Wednesday, May 11, 2022
Bible & Archaeology (University of Iowa)

The Hebrew noun חנית (ḥaniyṯ) is the word for "spear." Several of the most notable appearances of חנית (ḥaniyṯ) occur in the stories of Saul and David. One of Goliath's weapons is a massive spear described in 1 Samuel 17:7: "The shaft of his spear (חנית) was like a weaver’s beam, and his spear’s (חנית) head weighed six hundred shekels of iron; and his shield-bearer went before him." King Saul tries to kill David with a spear several times; 1 Samuel 19:10 is one such instance where: "an evil spirit from the LORD came upon Saul, as he sat in his house with his spearחניתו) in his hand, while David was playing music. Saul sought to pin David to the wall with the spear (בחנית); but he eluded Saul, so that he struck the spearחנית) into the wall." David even takes Saul's spear in 1 Samuel 26:11 to show that he could have killed Saul but refrained: "The LORD forbid that I should raise my hand against the LORD’S anointed; but now take the spearחנית) that is at his head, and the water jar, and let us go."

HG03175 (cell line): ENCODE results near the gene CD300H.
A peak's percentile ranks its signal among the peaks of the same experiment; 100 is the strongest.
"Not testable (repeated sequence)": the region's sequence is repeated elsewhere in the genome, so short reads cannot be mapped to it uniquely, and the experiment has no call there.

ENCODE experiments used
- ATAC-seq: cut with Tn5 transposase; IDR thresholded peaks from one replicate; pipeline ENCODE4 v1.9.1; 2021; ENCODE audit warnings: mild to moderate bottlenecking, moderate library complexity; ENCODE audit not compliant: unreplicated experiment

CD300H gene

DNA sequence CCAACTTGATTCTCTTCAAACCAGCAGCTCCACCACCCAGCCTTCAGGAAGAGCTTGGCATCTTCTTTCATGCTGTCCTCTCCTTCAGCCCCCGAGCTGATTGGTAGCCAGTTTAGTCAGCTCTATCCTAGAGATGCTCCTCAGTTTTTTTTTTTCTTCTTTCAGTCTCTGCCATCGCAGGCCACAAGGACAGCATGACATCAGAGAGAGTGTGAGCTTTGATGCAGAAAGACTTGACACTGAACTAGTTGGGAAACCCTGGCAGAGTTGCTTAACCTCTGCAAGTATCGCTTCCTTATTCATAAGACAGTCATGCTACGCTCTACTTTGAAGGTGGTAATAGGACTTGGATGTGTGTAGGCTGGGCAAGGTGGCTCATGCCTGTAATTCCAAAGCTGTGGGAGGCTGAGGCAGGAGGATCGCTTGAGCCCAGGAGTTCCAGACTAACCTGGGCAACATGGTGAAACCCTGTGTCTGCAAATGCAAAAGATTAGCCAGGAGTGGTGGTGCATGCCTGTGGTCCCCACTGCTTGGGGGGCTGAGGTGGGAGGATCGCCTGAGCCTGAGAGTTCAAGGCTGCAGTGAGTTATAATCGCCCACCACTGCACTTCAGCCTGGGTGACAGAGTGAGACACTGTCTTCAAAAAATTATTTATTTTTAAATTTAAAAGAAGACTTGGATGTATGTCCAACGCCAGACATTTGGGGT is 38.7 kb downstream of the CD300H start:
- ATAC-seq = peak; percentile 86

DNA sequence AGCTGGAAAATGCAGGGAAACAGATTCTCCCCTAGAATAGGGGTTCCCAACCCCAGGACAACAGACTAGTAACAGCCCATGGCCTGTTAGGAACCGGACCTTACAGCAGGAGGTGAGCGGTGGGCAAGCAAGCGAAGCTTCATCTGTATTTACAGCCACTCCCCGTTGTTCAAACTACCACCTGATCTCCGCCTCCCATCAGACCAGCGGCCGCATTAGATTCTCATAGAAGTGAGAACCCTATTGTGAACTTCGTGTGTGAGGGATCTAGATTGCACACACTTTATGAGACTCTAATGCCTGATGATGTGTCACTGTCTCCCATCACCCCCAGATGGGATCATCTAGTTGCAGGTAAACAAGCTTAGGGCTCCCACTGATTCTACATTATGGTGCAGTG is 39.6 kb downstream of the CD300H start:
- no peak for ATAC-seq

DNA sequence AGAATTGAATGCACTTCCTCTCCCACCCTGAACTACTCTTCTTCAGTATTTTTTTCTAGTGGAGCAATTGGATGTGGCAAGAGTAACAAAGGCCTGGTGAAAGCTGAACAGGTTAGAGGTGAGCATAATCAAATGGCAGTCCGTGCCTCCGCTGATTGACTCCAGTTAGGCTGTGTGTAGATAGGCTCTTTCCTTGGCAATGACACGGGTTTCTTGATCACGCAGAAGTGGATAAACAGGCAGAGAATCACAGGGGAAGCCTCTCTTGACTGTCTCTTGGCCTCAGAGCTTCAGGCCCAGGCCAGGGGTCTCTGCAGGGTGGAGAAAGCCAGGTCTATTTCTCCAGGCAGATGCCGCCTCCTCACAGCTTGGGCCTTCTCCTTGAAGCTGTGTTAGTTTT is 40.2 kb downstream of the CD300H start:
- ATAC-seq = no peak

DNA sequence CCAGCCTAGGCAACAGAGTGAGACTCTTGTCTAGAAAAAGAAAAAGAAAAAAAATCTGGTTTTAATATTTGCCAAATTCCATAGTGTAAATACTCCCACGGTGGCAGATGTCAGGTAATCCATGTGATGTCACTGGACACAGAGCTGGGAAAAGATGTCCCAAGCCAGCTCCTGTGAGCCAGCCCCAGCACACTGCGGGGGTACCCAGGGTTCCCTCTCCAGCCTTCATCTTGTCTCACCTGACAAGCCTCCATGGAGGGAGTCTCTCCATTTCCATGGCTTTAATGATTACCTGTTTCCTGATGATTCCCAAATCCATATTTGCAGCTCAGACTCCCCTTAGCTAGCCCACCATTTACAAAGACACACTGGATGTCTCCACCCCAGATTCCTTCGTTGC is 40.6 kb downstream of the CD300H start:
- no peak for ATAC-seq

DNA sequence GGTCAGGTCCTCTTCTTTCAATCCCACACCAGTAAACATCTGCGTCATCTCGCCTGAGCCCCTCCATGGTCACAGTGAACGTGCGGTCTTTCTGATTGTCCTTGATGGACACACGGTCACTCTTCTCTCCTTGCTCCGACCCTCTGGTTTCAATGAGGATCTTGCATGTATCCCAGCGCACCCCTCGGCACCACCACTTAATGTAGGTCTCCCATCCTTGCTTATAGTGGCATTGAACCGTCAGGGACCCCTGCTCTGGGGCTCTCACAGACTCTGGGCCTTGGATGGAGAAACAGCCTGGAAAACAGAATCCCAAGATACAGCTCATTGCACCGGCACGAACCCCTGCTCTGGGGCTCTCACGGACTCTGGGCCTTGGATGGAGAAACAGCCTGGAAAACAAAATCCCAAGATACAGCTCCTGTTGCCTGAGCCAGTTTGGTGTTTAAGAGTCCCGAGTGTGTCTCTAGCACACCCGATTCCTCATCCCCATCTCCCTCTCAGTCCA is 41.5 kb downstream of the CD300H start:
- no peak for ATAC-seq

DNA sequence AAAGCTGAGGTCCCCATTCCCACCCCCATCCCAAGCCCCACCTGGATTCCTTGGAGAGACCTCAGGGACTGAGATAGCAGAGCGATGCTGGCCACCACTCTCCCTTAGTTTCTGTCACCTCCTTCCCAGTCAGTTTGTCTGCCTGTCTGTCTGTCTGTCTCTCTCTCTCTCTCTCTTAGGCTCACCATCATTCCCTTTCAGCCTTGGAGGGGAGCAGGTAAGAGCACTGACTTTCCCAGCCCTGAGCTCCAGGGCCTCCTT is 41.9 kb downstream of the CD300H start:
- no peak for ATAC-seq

A use of חנית (ḥaniyṯ) not related to war can be seen in the eschatological vision relayed in Isaiah 2:4 that famously describes an end of wars: "He shall judge between the nations, and shall arbitrate for many peoples; they shall beat their swords into plowshares, and their spears (והחניתותיהם) into pruning hooks; nation shall not lift up sword against nation, neither shall they learn war any more."